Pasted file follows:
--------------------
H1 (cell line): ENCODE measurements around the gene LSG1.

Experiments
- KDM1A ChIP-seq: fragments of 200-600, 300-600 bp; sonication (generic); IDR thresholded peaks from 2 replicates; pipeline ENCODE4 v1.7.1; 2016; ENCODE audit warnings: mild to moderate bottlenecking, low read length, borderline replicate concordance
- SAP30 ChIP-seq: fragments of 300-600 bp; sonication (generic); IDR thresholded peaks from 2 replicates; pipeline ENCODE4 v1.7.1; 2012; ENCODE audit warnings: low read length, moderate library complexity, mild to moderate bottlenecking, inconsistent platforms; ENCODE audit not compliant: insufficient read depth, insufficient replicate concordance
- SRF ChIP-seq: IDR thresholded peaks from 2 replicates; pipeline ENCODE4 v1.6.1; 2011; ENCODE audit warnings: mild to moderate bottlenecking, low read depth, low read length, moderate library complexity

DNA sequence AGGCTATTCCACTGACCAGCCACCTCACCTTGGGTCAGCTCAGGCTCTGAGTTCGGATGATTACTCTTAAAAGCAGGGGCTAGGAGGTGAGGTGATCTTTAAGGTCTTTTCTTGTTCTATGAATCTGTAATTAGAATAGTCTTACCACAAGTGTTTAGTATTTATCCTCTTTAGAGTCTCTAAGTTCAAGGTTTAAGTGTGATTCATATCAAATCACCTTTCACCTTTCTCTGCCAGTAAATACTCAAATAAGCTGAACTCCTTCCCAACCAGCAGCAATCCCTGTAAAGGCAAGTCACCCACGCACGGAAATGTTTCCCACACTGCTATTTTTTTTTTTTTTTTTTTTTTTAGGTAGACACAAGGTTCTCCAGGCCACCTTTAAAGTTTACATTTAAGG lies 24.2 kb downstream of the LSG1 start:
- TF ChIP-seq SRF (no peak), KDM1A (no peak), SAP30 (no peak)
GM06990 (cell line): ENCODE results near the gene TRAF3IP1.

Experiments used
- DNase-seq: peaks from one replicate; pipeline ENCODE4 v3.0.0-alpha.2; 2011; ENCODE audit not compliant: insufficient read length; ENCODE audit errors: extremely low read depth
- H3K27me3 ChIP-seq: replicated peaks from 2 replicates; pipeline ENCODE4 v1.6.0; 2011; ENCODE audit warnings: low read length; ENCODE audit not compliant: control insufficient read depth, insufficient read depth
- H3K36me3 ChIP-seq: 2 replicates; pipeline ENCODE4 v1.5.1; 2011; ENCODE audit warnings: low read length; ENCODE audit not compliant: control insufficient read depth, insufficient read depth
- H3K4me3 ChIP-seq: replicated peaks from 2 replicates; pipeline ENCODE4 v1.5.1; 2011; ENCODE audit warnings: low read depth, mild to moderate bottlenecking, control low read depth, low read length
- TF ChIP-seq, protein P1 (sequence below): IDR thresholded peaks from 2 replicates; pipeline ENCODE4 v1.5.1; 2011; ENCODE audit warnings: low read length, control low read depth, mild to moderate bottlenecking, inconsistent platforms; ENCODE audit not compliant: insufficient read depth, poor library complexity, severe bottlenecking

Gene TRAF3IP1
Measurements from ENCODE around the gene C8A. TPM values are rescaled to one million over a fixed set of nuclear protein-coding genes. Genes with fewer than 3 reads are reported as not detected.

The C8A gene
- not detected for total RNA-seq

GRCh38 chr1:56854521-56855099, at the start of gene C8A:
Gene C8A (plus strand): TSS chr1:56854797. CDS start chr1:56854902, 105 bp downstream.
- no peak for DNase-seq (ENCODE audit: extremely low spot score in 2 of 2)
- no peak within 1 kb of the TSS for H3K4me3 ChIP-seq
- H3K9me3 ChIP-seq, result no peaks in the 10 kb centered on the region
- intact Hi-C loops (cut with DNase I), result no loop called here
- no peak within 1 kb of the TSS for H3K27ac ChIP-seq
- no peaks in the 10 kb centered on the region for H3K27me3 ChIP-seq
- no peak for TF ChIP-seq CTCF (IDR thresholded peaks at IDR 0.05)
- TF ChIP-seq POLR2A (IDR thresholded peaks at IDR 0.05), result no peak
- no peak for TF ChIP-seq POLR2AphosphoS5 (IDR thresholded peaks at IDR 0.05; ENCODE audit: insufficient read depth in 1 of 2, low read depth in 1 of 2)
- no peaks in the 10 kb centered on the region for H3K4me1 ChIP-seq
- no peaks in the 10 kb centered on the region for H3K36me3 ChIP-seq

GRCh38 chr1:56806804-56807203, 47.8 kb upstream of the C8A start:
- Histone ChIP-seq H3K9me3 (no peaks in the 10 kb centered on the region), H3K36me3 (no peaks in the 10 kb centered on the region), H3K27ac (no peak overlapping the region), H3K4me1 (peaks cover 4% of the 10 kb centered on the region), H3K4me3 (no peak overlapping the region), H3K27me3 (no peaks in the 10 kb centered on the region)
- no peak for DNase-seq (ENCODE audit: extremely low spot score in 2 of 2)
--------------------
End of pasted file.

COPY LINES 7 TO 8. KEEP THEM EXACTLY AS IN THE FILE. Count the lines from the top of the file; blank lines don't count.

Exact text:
- TF ChIP-seq SRF (no peak), KDM1A (no peak), SAP30 (no peak)
GM06990 (cell line): ENCODE results near the gene TRAF3IP1.